PETA CREDLIN: Have you seen costings, Barnaby? Have you seen costings?
BARNABY JOYCE: I’ve certainly been –
PETA CREDLIN: I’m not asking you what’s in them but I’m asking you, have you seen the financial costings?
BARNABY JOYCE: I’ve seen a range of stuff pertinent to plan and I’ve also seen costings that have come in independently. I’ve seen the issues pertinent to the plan that the Prime Minister is taking forward and I’ve also seen alternate costings and alternative analysis of what this means. I think that’s part of the deliberation. We don’t just accept one view, we go out and seek a range of views. And modelling and costings I always say, is a little bit like, people believe they’re a message from god. They’re merely an opinion based on a premise that is taken forward. What you should really do is ground truth issues. For instance, when they say that coal exports are going to dwindle, that fact is completely bumpkin. When you look at Gladstone Harbour, Hay Point, Newcastle, we’re selling more coal at a higher price than we ever have before.
PETA CREDLIN: Now I ask about costings because the Prime Minister promised them at the start of the year.
BARNABY JOYCE: Once more, I’m not going to go into the point of what is not in the public realm what I may or may not have seen of the Prime Minister’s in a private realm, under Cabinet and under any sort of Cabinet confidentiality. What I can say, because it’s not Cabinet in confidence, is I’ve seen alternate costings. I’ve most definitely seen that. I’ve sat down with senior members of my party to discuss the pertinence of those costings to any decision that we make and how it guides any process that we undertake, which we are doing. When they say “Holding the Government ransom”, we don’t intend to do that. We do intend to come forward and say, “Well, this is our position and we respect that people accept it or not”.
PETA CREDLIN: Someone said to me over the weekend, that the Prime Minister has sort of allowed the National Party a bit of rope to go out here and have this faux fight, if I can call it that, that in the end, the Cabinet will make the decision, you can have these negotiations. But in the end, you will roll over. How true is that?
BARNABY JOYCE: No, that really annoys me when people say that. The Prime Minister is the Prime Minister of Australia, and we respect that office completely. He’s the leader of the Coalition by reason of a Coalition agreement, but he is not the Leader of the National Party and I’m not the Leader of the Liberal Party. There are two separate parties. They have two separate agendas, so nobody is giving anybody any rope. We are fulfilling what we are sent here to do as members of the National Party, as also with the members that come from the LNP. We reflect strongly back on the statements of our branch members. We listen to our branch members. We listen to the issues that happen on our streets and in our towns. Same with the CLP. It’s not a case of anybody granting us any rope. People can decide to grant you rope or not. It’s irrelevant to the deliberations that we take part in. We do not go about them in a militant way out of courtesy for the Australian people and trying to have cohesive government and to not have any form of insinuation of grandstanding or ransoms or anything like that. But we will be absolutely diligent. I think the Australian people have seen that. The Nationals are not either rolling over. We will come forward with something that represents, not so much just our own personal views, but the views of the people who sent us here to Canberra, and I think that might be one of the issues that you’re referring to before, and I hope other parties do the same.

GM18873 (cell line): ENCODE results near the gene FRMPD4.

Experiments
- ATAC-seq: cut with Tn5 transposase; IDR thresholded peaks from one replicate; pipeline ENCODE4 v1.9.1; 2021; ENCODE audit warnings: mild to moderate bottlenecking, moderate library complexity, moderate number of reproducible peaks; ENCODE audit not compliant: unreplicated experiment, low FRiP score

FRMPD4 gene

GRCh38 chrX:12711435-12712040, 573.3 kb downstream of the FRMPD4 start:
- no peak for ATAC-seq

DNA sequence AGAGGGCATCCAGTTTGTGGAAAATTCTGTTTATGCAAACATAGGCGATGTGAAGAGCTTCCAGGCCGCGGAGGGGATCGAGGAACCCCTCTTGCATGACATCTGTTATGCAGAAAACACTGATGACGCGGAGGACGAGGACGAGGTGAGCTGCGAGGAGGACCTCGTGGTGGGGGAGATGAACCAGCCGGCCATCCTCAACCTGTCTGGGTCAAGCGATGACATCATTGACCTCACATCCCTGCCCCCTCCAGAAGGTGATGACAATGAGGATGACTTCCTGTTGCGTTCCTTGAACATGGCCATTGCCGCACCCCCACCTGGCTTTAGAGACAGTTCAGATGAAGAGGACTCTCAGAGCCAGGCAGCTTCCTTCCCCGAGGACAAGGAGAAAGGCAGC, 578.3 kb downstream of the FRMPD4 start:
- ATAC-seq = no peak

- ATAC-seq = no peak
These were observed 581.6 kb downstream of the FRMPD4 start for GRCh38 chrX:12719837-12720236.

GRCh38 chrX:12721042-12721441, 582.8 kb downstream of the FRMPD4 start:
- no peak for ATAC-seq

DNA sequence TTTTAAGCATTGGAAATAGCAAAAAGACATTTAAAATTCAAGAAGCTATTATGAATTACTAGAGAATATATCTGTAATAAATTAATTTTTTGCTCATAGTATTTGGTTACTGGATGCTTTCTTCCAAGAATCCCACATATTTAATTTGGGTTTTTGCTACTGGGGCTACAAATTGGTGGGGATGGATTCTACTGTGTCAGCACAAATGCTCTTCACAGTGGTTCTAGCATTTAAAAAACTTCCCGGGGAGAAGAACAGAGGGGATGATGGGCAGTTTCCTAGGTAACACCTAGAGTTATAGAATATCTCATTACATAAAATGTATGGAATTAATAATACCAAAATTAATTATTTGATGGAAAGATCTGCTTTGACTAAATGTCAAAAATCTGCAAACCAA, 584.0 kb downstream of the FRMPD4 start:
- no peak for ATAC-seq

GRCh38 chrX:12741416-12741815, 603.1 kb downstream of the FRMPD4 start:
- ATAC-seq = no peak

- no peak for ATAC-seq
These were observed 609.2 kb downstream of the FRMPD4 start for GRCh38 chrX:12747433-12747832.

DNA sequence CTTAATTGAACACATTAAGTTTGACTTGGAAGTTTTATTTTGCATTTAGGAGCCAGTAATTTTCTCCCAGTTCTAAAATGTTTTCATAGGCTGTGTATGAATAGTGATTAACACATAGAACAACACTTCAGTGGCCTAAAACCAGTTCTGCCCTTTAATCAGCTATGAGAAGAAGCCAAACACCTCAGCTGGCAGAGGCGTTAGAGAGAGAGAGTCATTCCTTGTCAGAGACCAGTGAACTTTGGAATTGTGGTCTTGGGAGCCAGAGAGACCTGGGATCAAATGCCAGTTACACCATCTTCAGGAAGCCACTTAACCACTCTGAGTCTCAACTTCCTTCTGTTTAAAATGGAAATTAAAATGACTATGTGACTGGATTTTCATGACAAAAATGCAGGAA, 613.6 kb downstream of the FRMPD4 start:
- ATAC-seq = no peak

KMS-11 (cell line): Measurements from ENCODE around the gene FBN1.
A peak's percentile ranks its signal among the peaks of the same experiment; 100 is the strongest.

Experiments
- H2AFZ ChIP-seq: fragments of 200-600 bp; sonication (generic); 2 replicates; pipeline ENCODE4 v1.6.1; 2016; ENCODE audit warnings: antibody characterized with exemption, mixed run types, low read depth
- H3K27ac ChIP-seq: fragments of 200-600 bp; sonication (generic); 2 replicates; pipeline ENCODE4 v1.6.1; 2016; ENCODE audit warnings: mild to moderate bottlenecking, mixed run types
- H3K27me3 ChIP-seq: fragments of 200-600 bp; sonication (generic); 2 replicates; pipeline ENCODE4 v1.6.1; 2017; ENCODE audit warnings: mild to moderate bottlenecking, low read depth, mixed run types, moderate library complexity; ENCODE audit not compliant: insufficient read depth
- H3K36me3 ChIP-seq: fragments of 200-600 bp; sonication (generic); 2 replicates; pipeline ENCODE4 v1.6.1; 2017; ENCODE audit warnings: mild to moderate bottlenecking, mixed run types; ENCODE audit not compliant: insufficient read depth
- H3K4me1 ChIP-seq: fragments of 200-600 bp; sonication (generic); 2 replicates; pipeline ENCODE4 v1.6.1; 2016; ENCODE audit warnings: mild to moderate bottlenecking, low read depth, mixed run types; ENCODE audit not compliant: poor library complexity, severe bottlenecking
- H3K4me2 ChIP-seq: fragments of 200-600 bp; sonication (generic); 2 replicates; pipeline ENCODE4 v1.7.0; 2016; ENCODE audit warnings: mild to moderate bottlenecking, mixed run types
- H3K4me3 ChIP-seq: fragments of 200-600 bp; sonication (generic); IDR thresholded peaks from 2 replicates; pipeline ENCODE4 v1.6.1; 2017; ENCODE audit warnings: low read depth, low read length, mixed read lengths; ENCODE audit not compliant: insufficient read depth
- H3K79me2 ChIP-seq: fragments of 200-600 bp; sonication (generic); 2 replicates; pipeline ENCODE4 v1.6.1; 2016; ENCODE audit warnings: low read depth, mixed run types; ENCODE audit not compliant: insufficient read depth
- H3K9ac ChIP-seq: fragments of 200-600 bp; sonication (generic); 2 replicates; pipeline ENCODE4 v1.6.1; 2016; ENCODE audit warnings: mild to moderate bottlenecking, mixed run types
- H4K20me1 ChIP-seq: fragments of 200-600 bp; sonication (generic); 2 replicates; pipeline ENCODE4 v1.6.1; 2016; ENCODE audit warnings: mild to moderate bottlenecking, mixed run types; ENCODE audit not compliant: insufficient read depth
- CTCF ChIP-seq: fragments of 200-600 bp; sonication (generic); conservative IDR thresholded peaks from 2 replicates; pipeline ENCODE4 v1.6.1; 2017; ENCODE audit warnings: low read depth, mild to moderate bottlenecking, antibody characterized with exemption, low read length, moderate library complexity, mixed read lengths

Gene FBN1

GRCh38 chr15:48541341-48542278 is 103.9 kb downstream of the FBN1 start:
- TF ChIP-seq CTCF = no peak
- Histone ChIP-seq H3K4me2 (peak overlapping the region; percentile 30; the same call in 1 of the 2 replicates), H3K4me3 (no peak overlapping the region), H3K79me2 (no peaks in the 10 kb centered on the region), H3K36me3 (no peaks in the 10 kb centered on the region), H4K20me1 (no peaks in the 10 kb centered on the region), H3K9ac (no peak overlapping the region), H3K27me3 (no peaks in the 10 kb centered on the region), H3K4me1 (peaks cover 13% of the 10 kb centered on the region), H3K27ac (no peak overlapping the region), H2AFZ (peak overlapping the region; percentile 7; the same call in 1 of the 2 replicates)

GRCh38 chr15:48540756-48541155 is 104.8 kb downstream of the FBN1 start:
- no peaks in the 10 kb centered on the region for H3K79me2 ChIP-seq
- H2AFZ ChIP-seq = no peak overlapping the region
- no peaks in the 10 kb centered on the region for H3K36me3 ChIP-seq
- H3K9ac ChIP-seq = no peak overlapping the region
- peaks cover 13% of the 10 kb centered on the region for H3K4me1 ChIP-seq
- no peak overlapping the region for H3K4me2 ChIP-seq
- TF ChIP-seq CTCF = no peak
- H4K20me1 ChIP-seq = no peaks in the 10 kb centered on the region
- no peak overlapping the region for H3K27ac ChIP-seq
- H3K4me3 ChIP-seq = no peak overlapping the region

PETA CREDLIN: Right. I’ll leave it there. Barnaby Joyce, the point I was making was that there are a number of people out there who think the Cabinet will make this decision anyway, that was confirmed by the Prime Minister in Question Time today. And this is all just a bit of theatre to try and keep Conservatives and National colleagues in the tent. But we’ll see that in, what? A couple of days before you land on the final decision, when will we have a final decision?
BARNABY JOYCE: That’s once more the remit of the Nationals Party. But I hear what you’re saying, what you’re saying, because obviously you’re completely crossed it is correct. That decision of Cabinet is not a decision that comes to a vote or has anybody crossing the floor. I’ll add to that, a decision of Cabinet that is quite obviously and publicly known does not carry the views of Cabinet Ministers, has a couple of outcomes and as you would know, some of them are not what you want for harmonious government.
PETA CREDLIN: All right, I’ll leave it there. We’ll see what happens in the next, well it could be 24 hours, it could be a couple of days. Barnaby Joyce, I really appreciate your time.
BARNABY JOYCE: Absolute pleasure, Peta.